Researchers who have studied the societal impact of Medicaid praise the study. Sarah Miller, assistant professor of business economics and public policy at the University of Michigan’s Ross School of Business, calls the research “a fantastic new analysis of America’s historic Medicare experience.” Oregon. The experimental design gives us the opportunity to learn in a very compelling way how parental eligibility for Medicaid affects child enrollment.
Miller also observes that by identifying a mechanism that may stimulate a limited number of new enrollments, the research indicates that we have more to learn about why families are still leaving eligible children unenrolled in Medicaid: “This study tells us that making their parents eligible won’t move the needle much, but more research is needed to find out exactly why,” she says.
As Sacarny points out, the current study also demonstrates the many ways that randomized trials, like the one in Oregon, can be used to generate other outcomes. Given a valid experience, researchers can think creatively about how to identify its effects and continue to build on that experience to produce rigorous results.
“This research highlights the value of conducting further secondary studies of randomized trials,” Saccarny said. “What we show here is that when you combine trials with additional administrative data, you can use them to investigate additional questions that are potentially very important for economic and social policy.”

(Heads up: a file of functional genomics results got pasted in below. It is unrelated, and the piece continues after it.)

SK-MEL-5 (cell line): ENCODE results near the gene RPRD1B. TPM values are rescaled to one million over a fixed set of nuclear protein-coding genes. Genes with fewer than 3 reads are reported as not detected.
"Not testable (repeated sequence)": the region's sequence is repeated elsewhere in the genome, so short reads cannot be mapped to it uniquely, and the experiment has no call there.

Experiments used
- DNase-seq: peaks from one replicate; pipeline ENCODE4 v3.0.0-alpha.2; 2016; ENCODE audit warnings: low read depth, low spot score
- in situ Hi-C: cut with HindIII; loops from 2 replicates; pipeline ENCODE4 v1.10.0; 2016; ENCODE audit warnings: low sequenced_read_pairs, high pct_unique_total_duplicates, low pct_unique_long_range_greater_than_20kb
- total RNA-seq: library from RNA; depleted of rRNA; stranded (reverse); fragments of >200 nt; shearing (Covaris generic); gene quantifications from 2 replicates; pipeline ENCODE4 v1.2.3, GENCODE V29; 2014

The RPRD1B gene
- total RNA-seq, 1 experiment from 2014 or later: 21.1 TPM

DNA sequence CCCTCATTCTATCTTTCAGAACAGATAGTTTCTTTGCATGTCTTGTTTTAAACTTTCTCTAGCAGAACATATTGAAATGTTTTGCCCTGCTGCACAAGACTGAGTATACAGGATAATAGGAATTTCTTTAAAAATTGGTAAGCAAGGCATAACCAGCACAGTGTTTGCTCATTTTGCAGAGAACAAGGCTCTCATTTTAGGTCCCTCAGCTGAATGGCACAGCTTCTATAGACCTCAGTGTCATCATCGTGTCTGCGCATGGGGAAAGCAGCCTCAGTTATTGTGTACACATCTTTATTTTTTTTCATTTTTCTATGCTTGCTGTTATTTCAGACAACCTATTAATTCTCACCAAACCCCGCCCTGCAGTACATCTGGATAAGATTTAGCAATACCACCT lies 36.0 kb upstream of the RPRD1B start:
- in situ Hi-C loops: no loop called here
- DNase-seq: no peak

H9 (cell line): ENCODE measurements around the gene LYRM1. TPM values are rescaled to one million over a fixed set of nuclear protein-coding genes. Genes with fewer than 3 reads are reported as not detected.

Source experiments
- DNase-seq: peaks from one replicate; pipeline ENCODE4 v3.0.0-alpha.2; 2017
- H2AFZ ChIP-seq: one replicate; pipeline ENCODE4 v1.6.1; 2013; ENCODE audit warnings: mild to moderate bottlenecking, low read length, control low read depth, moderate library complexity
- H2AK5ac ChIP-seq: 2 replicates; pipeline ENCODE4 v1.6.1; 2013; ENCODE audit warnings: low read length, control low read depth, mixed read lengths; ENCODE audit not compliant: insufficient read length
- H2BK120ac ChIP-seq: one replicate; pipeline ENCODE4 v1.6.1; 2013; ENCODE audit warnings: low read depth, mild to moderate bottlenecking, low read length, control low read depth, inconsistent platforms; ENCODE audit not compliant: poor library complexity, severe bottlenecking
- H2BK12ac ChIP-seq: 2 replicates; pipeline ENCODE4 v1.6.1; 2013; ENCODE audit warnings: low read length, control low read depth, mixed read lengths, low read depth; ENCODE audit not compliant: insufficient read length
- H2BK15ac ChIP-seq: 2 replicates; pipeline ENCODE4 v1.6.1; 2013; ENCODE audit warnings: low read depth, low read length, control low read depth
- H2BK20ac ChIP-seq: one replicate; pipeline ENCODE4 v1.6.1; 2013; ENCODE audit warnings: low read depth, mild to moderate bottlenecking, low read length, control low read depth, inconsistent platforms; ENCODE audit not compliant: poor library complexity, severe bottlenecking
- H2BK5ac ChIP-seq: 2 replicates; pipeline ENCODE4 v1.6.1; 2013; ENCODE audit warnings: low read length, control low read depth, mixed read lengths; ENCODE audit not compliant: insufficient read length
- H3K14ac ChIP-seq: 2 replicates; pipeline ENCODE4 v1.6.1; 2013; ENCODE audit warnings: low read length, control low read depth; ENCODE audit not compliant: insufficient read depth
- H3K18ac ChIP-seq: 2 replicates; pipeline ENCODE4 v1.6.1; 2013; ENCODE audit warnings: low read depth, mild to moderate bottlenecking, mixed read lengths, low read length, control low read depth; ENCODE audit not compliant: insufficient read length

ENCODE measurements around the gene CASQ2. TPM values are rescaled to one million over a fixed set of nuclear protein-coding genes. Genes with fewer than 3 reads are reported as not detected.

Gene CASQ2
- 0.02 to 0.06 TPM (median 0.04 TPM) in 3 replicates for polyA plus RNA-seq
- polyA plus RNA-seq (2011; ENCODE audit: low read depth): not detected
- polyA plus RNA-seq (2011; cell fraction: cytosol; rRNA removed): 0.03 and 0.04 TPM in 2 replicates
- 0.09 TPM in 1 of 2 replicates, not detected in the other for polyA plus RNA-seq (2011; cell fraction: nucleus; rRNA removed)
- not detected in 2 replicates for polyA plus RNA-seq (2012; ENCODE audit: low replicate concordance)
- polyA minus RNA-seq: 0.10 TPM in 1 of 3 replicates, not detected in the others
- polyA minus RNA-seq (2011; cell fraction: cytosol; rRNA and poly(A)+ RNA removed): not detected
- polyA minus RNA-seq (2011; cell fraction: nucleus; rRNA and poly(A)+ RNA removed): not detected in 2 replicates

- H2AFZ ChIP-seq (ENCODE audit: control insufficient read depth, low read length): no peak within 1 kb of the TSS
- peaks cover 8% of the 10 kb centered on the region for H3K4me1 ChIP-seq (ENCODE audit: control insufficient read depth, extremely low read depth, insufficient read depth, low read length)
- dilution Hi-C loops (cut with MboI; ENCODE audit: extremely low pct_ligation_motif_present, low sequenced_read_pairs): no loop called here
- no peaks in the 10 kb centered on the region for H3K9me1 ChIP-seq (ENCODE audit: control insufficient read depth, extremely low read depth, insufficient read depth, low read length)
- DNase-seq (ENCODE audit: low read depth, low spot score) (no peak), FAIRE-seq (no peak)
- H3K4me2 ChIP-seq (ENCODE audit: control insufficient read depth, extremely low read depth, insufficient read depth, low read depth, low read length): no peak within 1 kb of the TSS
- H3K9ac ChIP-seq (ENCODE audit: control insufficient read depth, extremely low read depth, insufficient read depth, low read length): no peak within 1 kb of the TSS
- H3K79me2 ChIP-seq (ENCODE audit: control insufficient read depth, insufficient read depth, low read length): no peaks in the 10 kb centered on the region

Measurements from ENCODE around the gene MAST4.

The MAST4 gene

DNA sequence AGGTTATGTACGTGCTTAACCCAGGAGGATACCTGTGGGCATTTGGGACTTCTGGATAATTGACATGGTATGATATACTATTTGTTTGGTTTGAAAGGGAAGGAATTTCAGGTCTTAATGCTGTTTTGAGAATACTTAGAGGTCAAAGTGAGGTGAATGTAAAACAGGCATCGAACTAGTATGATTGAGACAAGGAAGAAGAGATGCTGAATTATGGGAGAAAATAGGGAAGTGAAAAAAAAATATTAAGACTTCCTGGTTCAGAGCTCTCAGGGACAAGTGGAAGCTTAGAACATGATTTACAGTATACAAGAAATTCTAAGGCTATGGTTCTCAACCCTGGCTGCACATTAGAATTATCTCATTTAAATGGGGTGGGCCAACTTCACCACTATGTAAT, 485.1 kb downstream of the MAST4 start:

The current paper may also be the last Finkelstein is working on that stems from the 2008 Oregon Health Insurance Experiment; she has co-authored at least eight other peer-reviewed articles exploring the effects of Medicaid enrollment on people, work that has garnered widespread attention and helped inform public debate about health insurance.
“For me, it’s kind of the end of an era,” says Finkelstein. However, she and her colleagues have developed a public-use data file so that other researchers can dig deeper into all of the Oregon data and potentially surface additional findings as well.
The study was supported, in part, by the National Institute on Aging.